At least we got to game 74 this time before yadda-yadda-ing the rest of the season. It's hard to argue that the Sixers weren't better off losing their last eight contests of the season -- finishing last night with a 114-113 loss to New York -- especially once Robert Covington went down for the season and it became clear that the Kings weren't quite gonna do our tanking for us. But it's still kind of a bummer that it ended that way, that we still haven't evolved past Purposefully Inconsequential Basketball, that we couldn't quite get to 30 wins.
Still, the ephemeral low of having finished the 2016-'17 season as a D-League squad yet again will of course be much shorter than any ensuing elation from getting a little lottery luck, which the Sixers certainly helped their odds of happening with their crappy play the last few weeks. Basically, things worked out the way we hoped: The Sixers lost out, the Lakers somehow won a handful of games Magic couldn't help but squeak out a W last night against Detroit (bless you Marcus Georges-Hunt and your long, illustrious NBA career).
So we passed Orlando in the tanking rankings, while Phoenix passed L.A., leading to about a 48% chance that the Sixers jump into the top three, and about a 53% chance that the Lakers slide out of it. (Of course, of that 48%, about 10% belongs to the Kings, who finished an untied 8th in the lottery standings with a loss and a Mavericks win last night.) We didn't think we'd end up back here, we convinced ourselves we wouldn't care if we did or not, but sure enough, Lottery Night is gonna be A Thing again, even beyond the Process' jersey retirement.
Is this the last time that this is gonna be the last time for all this? All evidence would point to yes, while all history and intuition would point to no. More about all that to come, but for now, let's take the traditional Thank God We Don't Have to Watch This Sixers Team Again This Year victory lap and dream sweet dreams tonight about Joel Embiid, Ben Simmons, Dario Saric, Robert Covington and Markelle Fultz -- sure, let's take Jayson Tatum too while we're at it -- all playing together, 12 healthy legs and feet between them, with only the overwhelming brightness of the future as a distraction.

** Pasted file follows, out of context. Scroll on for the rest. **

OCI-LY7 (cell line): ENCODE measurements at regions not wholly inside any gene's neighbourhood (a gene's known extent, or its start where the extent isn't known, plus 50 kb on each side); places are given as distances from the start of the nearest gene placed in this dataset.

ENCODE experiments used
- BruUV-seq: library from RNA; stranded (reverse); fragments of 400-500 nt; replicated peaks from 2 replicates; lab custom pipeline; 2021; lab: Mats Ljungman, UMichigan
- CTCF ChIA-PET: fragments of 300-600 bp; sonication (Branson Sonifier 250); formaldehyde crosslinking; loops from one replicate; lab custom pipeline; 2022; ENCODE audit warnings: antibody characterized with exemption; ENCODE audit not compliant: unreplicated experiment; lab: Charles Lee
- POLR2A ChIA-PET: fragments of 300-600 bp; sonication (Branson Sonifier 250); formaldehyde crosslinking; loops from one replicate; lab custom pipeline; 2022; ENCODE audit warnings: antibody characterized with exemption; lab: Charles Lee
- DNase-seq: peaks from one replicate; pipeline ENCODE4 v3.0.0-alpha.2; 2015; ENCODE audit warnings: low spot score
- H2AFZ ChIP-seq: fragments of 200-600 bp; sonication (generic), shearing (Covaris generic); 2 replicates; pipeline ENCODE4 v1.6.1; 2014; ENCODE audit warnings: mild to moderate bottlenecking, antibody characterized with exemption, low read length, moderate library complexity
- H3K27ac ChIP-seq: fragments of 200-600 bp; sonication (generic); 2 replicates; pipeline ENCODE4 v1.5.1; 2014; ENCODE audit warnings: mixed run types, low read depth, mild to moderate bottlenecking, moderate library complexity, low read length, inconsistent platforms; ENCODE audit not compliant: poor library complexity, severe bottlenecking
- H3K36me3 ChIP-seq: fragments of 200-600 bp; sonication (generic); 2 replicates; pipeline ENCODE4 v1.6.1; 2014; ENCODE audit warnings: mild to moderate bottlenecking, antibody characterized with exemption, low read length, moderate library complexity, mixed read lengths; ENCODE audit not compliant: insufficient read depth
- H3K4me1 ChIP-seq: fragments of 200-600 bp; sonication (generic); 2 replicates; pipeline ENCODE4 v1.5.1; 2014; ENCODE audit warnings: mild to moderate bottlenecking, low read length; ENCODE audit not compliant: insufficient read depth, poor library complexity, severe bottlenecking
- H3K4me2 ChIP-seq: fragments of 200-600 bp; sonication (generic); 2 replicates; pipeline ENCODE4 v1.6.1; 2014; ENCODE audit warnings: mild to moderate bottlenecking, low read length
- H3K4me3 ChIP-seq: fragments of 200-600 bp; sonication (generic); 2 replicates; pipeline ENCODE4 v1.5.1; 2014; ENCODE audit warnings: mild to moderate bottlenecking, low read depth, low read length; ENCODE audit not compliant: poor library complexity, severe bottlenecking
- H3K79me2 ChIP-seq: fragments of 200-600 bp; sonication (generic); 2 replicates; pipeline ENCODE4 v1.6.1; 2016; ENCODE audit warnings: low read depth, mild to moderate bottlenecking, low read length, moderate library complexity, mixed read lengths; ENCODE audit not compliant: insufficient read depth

Kevin Hart finally has his Lombardi Trophy.
Hart, a comedian and a native of Philadelphia, had a few too many adult beverages during Super Bowl LII and attempted to get to the stage for the presentation of the trophy. He was unsurprisingly denied.
But Hart refused to accept "no" for an answer.
The lesson here is, if you're big enough of a celebrity to get on the field after your hometown team wins the Super Bowl, you probably have enough coin to just buy your own trophy instead of trying to drunkenly crash the trophy presentation.
Most Sixers fans probably could've predicted the 2-0 result of the Sixers' back-to-back swing against the Knicks and the Nets, but the expenditure of energy it'd take to get there was hard to see coming. One night after needing a fourth-quarter comeback to escape from New York, the Sixers went even further down to the wire against Brooklyn at home, needing a huge final-minute three from Robert Covington and some savvy playing of the foul game from T.J. McConnell to squeak out the 120-116 win.
Both one of the biggest reasons the Nets were able to hang around and one of the biggest reasons the Sixers won anyway was the birthday boy himself, Joel Embiid. JoJo turned 24 yesterday, and he matched that with a 24-point performance -- though he needed 23 shots to get there, only hitting a Kobe-like six of them. But The Process was eminently trustworthy elsewhere in the box score: a career-high 19 boards, four assists (with only one turnover), and most importantly, an immaculate 11-11 from the foul line, where he'd been struggling recently (just 63% from the stripe this month previously). It was about as dominant a performance as our big guy could submit while being an absolute mess from the field.
And he was matched along the way by Ben Simmons. The Fresh Prince didn't notch his third consecutive triple-double, sadly, but he came damn close with his 21-8-12 line -- to go with three big steals and just two turnovers -- his highest-scoring night since he hung 32 on the Bulls in February. We've said it before, but having a superstar to carry your team when they're struggling is the ultimate luxury; having two feels downright immodest. (Simmons since All Stars were announced in late January, btw: 16-8-9 on 58% shooting and under three turnovers, with four triple-doubles and double-digit scoring in 25 out of 25 games.)
So the Sixers move to 38-30, two games up on Milwaukee in the seventh seed, half a game behind Washington at five, a full game behind Cleveland at four, and 1.5 behind Indiana at three. While the Sixers have struggled some against top-level teams in the past month -- going 1-5 in their last six games against playoff-bound opponents -- they've kept pace in the East by taking care of business against the sub-.500 teams, winning their last eight against losing squads, dating back to them taking an L against these Nets in Brooklyn at the end of January. Now they get a couple hard-earned days off before two more home games against lottery-bound squads in Charlotte and Memphis. Trust -- and celebrate -- The Process.